The Oxford Handbook of Philosophy of Religion – William Wainwright
Category: Comprehensive Textbook | Length: 528 pages | Published: 2007
Publisher’s description: The philosophy of religion as a distinct discipline is an innovation of the last two hundred years, but its central topics–the existence and nature of the divine, humankind’s relation to it, the nature of religion and its place in human life–have been with us since the inception of philosophy. Philosophers have long critically examined the truth of (and rational justification for) religious claims, and have explored such philosophically interesting phenomena as faith, religious experience and the distinctive features of religious discourse. The second half of the twentieth-century has been an especially fruitful period, with philosophers using new developments in logic and epistemology to mount both sophisticated defenses of, and attacks on, religious claims. …
Theodicy: Essays on the Goodness of God, the Freedom of Man, and the Origin of Evil – Gottfried Leibniz
Category: Classic | Length: 448 pages | Originally Published: 1710
Publisher’s description: In order to be truly free, must you act arbitrarily? If an event did not happen, could it have happened? Since there is evil, and God could have made the world without evil, did God fail to pick the best course? Grappling with such simple–yet still intriguing–puzzles, Leibniz was able to present attractively his new theories of the real and the phenomenal, freewill and determinism, and the relation between minds and bodies. Theodicy was Leibniz’s only book-length work to be published in his lifetime, and for many years the work by which he was known to the world. Fully at home with the latest scientific advances, Leibniz ultimately rejected the new atomistic philosophies of Descartes, Gassendi, and Hobbes, and drew upon the old cosmology of Aristotelian scholasticism. There could be no conflict, he argued between faith and reason, freedom and necessity, natural and divine law. Ingeniously defending his postulate of pre-established harmony, Leibniz made important advances in the precise analysis of concepts.
Dialogues Concerning Natural Religion – David Hume
Category: Classic | Length: 129 pages | Originally published: 1779
Publisher’s description: David Hume, the 18th century philosopher, economist, and historian, uses a lively Socratic discussion by three characters to explore the nature of religion and God, particularly whether and how one can know that God exists. Having been accused of heresy during his lifetime, Hume knew not to publish this book until after his death, so he bequeathed the manuscript, a few days before his death, to his printer, but if the printer didn’t publish it within 2 years, the manuscript would go to Hume’s nephew, also named David Hume, which it did and the nephew did publish it.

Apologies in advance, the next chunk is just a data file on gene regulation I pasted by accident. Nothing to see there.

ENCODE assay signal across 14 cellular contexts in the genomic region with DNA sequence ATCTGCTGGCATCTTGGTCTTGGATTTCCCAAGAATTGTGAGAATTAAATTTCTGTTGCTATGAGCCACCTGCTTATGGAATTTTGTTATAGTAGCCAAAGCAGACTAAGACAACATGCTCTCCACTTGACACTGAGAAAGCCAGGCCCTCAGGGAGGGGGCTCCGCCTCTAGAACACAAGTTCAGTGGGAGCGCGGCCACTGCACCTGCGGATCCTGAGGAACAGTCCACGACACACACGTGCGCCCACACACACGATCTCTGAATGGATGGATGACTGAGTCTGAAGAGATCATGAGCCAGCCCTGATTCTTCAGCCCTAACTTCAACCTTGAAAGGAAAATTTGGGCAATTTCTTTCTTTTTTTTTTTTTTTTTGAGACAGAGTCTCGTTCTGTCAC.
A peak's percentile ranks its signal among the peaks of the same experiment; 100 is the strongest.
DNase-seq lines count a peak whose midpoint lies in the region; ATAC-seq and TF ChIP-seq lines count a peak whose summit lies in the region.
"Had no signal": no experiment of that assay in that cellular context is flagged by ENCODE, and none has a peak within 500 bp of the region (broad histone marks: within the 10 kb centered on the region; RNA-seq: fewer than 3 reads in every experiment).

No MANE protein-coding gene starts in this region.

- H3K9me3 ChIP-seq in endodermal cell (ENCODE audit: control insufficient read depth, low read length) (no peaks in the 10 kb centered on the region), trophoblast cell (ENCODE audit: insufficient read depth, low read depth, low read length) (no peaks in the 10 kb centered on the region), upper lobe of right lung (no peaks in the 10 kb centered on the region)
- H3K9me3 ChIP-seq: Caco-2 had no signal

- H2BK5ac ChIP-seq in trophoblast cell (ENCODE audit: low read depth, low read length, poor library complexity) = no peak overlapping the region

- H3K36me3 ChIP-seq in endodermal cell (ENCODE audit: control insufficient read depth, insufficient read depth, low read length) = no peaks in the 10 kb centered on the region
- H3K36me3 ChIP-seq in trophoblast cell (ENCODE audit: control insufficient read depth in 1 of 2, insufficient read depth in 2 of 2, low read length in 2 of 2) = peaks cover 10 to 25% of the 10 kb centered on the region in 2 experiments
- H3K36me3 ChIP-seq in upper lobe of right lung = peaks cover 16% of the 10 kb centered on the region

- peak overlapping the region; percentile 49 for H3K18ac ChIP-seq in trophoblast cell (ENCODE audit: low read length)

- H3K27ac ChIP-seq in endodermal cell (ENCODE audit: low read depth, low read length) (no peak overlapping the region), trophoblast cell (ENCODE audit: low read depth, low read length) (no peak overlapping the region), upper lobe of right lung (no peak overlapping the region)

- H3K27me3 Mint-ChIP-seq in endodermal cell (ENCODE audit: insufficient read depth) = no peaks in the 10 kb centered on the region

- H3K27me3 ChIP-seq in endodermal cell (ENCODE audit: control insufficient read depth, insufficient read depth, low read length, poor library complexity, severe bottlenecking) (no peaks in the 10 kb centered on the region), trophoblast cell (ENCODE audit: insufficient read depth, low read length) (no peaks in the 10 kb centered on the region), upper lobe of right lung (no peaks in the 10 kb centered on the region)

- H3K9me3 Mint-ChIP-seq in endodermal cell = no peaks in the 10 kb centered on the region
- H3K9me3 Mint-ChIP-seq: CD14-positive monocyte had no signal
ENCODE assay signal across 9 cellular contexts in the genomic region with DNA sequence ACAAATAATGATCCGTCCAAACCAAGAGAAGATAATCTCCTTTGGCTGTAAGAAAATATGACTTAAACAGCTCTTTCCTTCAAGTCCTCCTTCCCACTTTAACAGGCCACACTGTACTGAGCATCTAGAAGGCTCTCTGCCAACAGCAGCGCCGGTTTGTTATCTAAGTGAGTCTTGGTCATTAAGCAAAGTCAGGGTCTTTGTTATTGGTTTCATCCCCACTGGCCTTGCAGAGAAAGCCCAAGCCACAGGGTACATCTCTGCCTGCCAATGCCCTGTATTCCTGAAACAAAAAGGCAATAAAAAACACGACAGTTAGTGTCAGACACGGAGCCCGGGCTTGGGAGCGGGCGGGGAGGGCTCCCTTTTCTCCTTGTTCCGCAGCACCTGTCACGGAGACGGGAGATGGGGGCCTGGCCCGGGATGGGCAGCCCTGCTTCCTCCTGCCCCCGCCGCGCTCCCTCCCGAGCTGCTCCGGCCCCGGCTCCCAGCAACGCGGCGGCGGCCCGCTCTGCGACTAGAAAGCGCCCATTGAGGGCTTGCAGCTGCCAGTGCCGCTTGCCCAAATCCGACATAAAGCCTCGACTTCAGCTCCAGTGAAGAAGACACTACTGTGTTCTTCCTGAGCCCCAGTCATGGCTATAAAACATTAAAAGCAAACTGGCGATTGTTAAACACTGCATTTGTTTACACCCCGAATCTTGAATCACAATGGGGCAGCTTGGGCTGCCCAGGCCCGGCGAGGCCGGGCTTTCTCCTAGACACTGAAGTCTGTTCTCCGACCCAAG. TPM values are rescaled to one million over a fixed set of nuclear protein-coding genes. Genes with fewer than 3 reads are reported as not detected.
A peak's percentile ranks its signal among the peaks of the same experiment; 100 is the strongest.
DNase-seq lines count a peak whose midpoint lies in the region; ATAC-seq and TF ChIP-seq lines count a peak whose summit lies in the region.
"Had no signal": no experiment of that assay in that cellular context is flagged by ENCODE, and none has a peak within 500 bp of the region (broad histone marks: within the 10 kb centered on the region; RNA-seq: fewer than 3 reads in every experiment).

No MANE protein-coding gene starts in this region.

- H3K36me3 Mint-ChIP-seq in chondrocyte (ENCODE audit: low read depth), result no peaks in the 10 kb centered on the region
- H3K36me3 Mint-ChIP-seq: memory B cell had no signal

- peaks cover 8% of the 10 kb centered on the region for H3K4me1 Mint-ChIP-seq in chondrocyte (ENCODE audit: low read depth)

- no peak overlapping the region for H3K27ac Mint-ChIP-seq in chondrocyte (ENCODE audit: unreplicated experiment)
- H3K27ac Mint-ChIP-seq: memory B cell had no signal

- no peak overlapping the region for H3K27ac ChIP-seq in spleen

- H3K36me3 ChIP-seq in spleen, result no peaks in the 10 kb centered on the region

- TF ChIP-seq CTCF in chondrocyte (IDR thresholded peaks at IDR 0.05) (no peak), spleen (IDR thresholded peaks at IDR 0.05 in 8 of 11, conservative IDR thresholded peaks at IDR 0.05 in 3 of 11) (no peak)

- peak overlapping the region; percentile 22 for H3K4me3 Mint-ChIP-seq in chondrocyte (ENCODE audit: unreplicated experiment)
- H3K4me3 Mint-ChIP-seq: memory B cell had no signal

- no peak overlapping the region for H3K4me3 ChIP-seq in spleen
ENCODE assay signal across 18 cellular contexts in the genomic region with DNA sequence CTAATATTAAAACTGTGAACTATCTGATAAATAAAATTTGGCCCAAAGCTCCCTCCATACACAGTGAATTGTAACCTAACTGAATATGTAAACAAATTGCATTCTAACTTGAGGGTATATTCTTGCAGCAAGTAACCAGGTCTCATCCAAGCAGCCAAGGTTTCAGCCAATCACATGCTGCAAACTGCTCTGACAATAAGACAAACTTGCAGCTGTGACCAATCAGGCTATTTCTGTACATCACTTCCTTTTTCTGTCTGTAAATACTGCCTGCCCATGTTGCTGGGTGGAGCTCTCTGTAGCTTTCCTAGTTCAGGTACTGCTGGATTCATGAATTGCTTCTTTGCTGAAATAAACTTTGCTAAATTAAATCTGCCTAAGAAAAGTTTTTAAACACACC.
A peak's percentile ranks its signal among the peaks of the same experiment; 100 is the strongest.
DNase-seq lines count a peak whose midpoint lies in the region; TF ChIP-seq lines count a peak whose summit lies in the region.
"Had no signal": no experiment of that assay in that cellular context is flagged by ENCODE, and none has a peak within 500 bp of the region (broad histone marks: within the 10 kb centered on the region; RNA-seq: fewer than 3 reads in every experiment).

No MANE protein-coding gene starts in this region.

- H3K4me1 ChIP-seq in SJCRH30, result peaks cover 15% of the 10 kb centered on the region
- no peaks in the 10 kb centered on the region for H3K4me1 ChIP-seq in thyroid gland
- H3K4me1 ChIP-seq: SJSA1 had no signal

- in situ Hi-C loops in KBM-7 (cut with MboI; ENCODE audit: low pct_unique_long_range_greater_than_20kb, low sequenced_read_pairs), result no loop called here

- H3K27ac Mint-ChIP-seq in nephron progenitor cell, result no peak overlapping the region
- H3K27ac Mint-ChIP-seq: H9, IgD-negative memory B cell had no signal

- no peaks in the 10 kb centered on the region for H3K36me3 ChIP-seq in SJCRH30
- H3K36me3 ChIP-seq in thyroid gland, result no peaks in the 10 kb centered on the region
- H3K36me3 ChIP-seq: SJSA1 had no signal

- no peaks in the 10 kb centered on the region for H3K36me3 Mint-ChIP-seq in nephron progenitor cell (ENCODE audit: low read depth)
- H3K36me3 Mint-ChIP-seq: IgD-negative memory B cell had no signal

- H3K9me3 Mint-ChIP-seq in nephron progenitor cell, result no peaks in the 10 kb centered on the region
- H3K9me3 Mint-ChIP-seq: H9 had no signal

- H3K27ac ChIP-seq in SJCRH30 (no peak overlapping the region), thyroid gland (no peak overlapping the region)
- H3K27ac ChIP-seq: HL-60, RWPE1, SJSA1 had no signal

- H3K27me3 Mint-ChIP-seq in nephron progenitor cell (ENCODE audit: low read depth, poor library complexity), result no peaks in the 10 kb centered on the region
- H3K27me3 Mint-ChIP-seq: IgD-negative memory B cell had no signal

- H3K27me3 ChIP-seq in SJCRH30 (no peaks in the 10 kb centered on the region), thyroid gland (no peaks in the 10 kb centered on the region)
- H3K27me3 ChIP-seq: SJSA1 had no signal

Religion within the Bounds of Bare Reason – Immanuel Kant
Category: Classic | Length: 344 pages | Published: 1793
Publisher’s description: Werner S. Pluhar’s masterful rendering of Kant’s major work on religion is meticulously annotated and presented here with a selected bibliography, glossary, and generous index.
Stephen R. Palmquist’s engaging Introduction provides historical background, discusses Religion in the context of Kant’s philosophical system, elucidates Kant’s main arguments, and explores the implications and ongoing relevance of the work.
The following sources were used to build this list:
University Course Syllabi:
- Introduction to the Philosophy of Religion – Rutgers University
- The Philosophy of Religion – University of Pittsburgh
- Philosophy of Religion – Texas A&M University
- Philosophy of Religion – Carleton University
- Bibliography for the Stanford Encyclopedia of Philosophy article on the Philosophy of Religion
- Bibliography for the Internet Encyclopedia of Philosophy article on the Philosophy of Religion
You might also be interested in the following reading lists:
- The Best Introductory Philosophy Books
- The Best Philosophy Books on the Existence of God
- The Best Philosophy Books on Atheism
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A History of Western Philosophy in 500 Essential Quotations – Lennox Johnson
Category: Reference | Length: 145 pages | Published: 2019
Publisher’s Description: A History of Western Philosophy in 500 Essential Quotations is a collection of the greatest thoughts from history’s greatest thinkers. Featuring classic quotations by Aristotle, Epicurus, David Hume, Friedrich Nietzsche, Bertrand Russell, Michel Foucault, and many more, A History of Western Philosophy in 500 Essential Quotations is ideal for anyone looking to quickly understand the fundamental ideas that have shaped the modern world.